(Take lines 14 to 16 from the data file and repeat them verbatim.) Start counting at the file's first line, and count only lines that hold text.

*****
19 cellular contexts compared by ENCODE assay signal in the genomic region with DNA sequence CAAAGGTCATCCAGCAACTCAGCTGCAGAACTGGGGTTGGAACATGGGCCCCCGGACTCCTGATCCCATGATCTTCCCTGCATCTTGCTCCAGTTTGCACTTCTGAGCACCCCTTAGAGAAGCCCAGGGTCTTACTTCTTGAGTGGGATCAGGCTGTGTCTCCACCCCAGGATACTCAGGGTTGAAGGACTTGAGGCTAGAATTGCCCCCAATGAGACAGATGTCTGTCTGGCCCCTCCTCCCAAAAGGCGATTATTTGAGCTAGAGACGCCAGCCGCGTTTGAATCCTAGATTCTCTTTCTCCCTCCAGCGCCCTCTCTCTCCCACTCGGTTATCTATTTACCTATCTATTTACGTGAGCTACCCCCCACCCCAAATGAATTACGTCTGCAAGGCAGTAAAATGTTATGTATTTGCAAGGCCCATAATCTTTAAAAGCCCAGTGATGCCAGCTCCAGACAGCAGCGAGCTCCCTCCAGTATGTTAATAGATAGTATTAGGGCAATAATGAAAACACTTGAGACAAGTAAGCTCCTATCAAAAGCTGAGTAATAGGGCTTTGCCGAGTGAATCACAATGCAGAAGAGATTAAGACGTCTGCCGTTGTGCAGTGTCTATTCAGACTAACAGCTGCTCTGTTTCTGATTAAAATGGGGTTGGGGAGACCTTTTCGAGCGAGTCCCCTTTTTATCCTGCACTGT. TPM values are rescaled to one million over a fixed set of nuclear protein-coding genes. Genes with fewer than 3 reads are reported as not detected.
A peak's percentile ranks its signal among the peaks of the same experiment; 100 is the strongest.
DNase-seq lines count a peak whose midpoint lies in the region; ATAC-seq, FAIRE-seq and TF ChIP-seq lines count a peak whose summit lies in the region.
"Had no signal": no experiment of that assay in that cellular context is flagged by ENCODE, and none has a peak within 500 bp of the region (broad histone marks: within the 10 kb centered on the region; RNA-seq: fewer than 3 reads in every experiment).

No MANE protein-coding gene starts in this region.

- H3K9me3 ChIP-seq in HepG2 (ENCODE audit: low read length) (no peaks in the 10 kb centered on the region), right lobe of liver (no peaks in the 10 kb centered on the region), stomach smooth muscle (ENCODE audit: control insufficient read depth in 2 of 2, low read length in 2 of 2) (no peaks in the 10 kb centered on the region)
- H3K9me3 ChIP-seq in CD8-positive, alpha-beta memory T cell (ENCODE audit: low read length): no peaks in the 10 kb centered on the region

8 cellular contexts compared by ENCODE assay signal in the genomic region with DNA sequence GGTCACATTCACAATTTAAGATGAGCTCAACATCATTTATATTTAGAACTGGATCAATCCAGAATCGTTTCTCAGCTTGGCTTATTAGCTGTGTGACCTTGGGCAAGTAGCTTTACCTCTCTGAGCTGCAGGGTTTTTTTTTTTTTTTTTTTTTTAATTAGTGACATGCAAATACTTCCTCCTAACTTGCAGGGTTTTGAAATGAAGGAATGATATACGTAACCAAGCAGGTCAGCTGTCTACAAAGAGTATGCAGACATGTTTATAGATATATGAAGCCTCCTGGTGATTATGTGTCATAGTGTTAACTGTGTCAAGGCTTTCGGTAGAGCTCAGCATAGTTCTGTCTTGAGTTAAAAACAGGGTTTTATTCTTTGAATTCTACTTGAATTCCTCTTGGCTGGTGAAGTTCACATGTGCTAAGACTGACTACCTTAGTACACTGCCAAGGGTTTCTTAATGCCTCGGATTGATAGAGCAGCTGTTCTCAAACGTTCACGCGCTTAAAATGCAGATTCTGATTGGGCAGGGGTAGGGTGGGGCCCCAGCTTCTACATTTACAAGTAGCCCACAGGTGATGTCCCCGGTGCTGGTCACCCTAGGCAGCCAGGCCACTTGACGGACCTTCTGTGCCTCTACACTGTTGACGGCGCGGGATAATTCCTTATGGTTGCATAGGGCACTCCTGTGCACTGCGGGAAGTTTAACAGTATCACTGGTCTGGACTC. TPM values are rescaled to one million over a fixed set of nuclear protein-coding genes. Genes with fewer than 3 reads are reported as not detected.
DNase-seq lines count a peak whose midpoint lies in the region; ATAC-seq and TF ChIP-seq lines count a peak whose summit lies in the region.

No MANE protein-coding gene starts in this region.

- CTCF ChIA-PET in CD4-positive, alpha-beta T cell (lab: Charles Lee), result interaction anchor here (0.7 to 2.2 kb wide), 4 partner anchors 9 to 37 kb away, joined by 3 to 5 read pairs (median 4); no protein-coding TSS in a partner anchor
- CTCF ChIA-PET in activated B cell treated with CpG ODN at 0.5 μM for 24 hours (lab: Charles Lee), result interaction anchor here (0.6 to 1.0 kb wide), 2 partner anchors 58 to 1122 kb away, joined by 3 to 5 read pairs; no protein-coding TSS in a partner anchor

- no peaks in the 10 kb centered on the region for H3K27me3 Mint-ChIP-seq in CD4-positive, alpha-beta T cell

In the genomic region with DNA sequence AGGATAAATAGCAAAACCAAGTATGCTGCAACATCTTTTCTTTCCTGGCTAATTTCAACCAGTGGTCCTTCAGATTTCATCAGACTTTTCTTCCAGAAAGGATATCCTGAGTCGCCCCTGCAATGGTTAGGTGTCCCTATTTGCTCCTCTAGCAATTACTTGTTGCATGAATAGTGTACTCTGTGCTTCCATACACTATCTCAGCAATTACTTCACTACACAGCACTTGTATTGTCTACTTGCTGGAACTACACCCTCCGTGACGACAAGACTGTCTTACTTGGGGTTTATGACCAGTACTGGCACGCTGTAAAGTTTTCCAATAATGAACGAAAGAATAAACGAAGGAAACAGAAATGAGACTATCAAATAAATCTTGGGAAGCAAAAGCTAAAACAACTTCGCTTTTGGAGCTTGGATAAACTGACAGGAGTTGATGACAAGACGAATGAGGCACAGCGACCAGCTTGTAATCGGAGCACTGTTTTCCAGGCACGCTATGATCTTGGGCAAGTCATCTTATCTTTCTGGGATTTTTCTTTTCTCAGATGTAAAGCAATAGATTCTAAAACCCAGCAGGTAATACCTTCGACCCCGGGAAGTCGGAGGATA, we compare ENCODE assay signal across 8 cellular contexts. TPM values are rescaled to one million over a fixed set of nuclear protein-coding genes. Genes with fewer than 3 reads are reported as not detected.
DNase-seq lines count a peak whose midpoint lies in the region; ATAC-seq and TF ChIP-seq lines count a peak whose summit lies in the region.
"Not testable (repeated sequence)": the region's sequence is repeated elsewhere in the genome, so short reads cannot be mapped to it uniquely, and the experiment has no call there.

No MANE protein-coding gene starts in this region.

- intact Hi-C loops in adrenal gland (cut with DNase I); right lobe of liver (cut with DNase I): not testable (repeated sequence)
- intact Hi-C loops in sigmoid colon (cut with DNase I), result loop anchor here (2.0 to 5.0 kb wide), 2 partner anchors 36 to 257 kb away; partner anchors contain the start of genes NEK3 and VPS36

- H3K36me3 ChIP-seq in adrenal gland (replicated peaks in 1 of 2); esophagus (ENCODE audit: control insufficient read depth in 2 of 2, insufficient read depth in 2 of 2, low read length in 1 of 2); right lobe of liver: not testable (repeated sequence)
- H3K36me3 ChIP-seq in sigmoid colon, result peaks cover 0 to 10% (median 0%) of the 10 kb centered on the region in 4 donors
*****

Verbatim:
In the genomic region with DNA sequence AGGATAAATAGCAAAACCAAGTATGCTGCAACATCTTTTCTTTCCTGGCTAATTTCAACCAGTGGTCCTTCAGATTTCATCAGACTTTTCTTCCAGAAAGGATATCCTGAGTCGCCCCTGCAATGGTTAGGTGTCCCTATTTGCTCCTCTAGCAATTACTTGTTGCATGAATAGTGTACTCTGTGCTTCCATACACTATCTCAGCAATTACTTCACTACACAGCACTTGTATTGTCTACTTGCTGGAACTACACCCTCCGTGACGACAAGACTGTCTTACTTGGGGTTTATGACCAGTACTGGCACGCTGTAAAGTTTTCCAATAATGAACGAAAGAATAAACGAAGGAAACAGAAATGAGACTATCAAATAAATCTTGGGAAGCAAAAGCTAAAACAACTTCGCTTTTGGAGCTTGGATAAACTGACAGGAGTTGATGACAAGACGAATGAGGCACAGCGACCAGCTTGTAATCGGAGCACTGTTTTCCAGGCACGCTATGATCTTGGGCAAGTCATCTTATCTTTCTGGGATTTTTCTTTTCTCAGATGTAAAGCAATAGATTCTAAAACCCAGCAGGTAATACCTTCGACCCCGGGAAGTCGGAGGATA, we compare ENCODE assay signal across 8 cellular contexts. TPM values are rescaled to one million over a fixed set of nuclear protein-coding genes. Genes with fewer than 3 reads are reported as not detected.
DNase-seq lines count a peak whose midpoint lies in the region; ATAC-seq and TF ChIP-seq lines count a peak whose summit lies in the region.
"Not testable (repeated sequence)": the region's sequence is repeated elsewhere in the genome, so short reads cannot be mapped to it uniquely, and the experiment has no call there.